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J Biol Chem. 1998 Mar 20;273(12):6731-5.

Mutational analysis of the Asn residue essential for RGS protein binding to G-proteins.

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Department of Physiology and Biophysics, University of Iowa College of Medicine, Iowa City, Iowa 52242, USA.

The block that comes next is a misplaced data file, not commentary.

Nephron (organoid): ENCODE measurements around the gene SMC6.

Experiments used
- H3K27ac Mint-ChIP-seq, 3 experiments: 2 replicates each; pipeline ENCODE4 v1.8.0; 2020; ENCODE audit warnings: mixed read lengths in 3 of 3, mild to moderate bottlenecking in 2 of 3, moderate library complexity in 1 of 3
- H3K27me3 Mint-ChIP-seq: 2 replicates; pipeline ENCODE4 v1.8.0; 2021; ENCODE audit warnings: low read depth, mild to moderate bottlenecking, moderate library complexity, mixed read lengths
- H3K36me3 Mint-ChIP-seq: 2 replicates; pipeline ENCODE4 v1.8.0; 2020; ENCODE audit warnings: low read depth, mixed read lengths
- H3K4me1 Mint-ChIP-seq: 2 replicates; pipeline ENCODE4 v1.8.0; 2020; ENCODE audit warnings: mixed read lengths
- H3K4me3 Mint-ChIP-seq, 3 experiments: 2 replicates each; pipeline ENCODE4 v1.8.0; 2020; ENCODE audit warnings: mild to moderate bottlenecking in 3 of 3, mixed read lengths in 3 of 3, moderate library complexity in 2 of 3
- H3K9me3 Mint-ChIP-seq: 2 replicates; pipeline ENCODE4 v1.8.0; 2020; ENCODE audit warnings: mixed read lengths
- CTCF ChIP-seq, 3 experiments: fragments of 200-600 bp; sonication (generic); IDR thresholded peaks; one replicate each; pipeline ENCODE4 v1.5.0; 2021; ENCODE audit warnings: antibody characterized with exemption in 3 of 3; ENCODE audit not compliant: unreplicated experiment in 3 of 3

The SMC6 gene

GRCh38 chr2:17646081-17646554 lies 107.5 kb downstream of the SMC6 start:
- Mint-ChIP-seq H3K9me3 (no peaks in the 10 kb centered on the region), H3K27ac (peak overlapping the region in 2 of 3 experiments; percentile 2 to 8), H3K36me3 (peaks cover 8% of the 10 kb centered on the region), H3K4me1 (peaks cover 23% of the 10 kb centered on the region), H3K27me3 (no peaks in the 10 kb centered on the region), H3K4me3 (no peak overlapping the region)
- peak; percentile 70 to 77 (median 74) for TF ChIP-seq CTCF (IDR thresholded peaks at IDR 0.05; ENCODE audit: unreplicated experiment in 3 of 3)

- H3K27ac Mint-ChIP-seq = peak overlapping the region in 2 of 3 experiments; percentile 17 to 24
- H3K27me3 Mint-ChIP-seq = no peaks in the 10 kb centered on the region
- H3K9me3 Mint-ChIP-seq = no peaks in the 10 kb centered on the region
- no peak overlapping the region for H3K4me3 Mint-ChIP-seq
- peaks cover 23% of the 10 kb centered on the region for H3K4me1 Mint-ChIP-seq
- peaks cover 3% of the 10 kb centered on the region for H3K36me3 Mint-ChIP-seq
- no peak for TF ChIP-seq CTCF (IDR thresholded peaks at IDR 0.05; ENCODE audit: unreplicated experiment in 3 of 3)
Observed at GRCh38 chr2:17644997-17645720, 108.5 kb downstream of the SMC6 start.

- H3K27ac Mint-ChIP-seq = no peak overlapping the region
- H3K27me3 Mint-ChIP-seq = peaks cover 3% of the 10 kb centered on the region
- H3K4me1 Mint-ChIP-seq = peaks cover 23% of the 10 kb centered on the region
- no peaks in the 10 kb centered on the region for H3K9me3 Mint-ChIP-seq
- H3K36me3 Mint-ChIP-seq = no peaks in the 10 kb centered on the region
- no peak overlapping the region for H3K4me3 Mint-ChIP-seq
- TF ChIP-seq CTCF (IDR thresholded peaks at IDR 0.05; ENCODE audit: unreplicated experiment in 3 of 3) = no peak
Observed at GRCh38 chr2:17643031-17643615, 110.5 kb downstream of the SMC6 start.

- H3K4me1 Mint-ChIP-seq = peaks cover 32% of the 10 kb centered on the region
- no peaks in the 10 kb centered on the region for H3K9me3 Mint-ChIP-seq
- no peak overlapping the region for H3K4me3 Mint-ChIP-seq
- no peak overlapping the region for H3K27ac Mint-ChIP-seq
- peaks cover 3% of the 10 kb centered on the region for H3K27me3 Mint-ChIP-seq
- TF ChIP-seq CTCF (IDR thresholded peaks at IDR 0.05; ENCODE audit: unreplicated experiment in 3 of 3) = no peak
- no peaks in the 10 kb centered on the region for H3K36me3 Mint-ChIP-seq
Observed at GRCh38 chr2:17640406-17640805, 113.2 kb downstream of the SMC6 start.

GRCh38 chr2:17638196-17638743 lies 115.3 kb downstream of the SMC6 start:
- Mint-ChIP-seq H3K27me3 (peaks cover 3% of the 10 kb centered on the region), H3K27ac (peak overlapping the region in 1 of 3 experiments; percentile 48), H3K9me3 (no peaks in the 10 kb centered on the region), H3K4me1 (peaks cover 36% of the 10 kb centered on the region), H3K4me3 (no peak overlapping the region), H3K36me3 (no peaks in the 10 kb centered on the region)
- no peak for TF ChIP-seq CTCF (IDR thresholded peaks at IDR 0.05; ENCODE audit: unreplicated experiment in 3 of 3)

Members of the RGS family serve as GTPase-activating proteins (GAPs) for heterotrimeric G-proteins and negatively regulate signaling via G-protein-coupled receptors. The recently resolved crystal structure of RGS4 bound to Gialpha1 suggests two potential mechanisms for the GAP activity of RGS proteins as follows: stabilization of the Gialpha1 switch regions by RGS4 and the catalytic action of RGS4 residue Asn128. To elucidate a role of the Asn residue for RGS GAP function, we have investigated effects of the synthetic peptide corresponding to the Galpha binding domain of human retinal RGS (hRGSr) containing the key Asn at position 131, and we have carried out mutational analysis of Asn131. Synthetic peptide hRGSr-(123-140) retained its ability to bind the AlF4--complexed transducin alpha-subunit, Gtalpha.AlF4-, but failed to elicit stimulation of Gtalpha GTPase activity. Wild-type hRGSr stimulated Gtalpha GTPase activity by approximately 10-fold with an EC50 value of 100 nM. Mutant hRGSr proteins with substitutions of Asn131 by Ser and Gln had a significantly reduced affinity for Gtalpha but were capable of substantial stimulation of Gtalpha GTPase activity, 80 and 60% of Vmax, respectively. Mutants hRGSr-Leu131, hRGSr-Ala131, and hRGSr-Asp131 were able to accelerate Gtalpha GTPase activity only at very high concentrations (>10 microM) which appears to correlate with a further decrease of their affinity for transducin. Two mutants, hRGSr-His131 and hRGSr-Delta131, had no detectable binding to transducin. Mutational analysis of Asn131 suggests that the stabilization of the G-protein switch regions rather than catalytic action of the Asn residue is a key component for the RGS GAP action.

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